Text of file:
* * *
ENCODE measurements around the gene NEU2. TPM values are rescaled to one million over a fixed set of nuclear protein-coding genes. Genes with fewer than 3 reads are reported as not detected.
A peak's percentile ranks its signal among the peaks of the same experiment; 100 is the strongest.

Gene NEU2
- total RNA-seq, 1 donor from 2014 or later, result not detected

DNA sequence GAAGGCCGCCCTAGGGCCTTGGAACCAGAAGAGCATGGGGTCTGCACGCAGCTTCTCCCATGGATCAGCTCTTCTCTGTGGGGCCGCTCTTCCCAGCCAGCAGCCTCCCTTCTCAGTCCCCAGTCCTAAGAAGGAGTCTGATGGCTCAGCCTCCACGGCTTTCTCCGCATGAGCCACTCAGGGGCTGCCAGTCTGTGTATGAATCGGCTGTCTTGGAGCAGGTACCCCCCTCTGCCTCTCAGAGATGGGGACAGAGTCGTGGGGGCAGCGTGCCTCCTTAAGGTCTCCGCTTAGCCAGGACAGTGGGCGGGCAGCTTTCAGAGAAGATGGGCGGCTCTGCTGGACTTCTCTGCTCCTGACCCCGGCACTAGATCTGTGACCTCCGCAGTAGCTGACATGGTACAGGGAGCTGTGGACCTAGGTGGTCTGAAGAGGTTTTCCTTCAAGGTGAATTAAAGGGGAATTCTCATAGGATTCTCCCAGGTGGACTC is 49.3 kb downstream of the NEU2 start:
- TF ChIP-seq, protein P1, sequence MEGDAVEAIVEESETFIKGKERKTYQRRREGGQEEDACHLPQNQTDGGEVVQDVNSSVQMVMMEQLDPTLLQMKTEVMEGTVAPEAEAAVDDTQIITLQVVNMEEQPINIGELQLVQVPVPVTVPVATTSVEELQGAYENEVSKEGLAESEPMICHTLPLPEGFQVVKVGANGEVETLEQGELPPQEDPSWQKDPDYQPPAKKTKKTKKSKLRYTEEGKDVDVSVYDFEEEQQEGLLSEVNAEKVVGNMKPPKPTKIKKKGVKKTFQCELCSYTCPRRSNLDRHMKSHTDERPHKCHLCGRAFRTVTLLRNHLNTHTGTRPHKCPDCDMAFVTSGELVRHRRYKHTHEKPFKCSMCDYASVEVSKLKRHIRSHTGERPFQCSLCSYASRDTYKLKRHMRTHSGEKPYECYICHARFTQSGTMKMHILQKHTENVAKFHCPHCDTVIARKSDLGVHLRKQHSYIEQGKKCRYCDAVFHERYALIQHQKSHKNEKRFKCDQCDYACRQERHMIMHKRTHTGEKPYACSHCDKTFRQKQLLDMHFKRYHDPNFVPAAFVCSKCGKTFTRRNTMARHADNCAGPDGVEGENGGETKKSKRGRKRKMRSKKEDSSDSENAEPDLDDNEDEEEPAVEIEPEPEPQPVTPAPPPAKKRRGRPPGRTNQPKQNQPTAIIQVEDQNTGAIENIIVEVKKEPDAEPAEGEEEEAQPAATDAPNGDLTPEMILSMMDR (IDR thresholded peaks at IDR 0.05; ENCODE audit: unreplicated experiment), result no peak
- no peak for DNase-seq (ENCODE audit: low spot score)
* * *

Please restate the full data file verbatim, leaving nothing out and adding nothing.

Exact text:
ENCODE measurements around the gene NEU2. TPM values are rescaled to one million over a fixed set of nuclear protein-coding genes. Genes with fewer than 3 reads are reported as not detected.
A peak's percentile ranks its signal among the peaks of the same experiment; 100 is the strongest.

Gene NEU2
- total RNA-seq, 1 donor from 2014 or later, result not detected

DNA sequence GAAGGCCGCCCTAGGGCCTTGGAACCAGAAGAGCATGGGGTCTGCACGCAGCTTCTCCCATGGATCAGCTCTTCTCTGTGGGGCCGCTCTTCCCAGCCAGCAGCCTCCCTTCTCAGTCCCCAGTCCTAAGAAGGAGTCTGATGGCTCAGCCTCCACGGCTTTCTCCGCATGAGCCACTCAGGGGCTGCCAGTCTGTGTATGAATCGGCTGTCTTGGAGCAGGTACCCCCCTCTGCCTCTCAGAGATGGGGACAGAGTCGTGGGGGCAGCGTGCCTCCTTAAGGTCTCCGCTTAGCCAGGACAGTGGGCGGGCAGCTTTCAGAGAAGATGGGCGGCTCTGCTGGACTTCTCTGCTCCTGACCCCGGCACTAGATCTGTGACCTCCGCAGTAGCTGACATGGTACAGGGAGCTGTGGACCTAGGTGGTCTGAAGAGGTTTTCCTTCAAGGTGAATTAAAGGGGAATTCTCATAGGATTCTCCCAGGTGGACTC is 49.3 kb downstream of the NEU2 start:
- TF ChIP-seq, protein P1, sequence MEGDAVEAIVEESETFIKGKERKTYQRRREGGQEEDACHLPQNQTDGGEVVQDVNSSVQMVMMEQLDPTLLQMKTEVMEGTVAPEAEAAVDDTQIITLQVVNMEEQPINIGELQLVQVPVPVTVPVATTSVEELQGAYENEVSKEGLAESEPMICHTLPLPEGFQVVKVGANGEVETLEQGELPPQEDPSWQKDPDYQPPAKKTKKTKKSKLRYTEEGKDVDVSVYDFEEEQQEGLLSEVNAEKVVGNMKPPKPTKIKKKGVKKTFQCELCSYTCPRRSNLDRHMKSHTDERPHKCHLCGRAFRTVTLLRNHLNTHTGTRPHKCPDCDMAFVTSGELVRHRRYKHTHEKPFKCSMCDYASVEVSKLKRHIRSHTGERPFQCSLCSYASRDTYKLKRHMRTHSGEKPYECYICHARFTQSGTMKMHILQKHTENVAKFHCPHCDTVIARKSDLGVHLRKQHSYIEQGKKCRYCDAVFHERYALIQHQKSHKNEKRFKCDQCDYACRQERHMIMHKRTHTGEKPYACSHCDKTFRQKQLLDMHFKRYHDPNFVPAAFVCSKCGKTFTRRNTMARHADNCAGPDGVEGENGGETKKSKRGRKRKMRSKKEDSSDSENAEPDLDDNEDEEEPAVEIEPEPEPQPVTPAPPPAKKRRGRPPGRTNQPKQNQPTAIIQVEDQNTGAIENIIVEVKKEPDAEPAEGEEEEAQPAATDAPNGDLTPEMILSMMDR (IDR thresholded peaks at IDR 0.05; ENCODE audit: unreplicated experiment), result no peak
- no peak for DNase-seq (ENCODE audit: low spot score)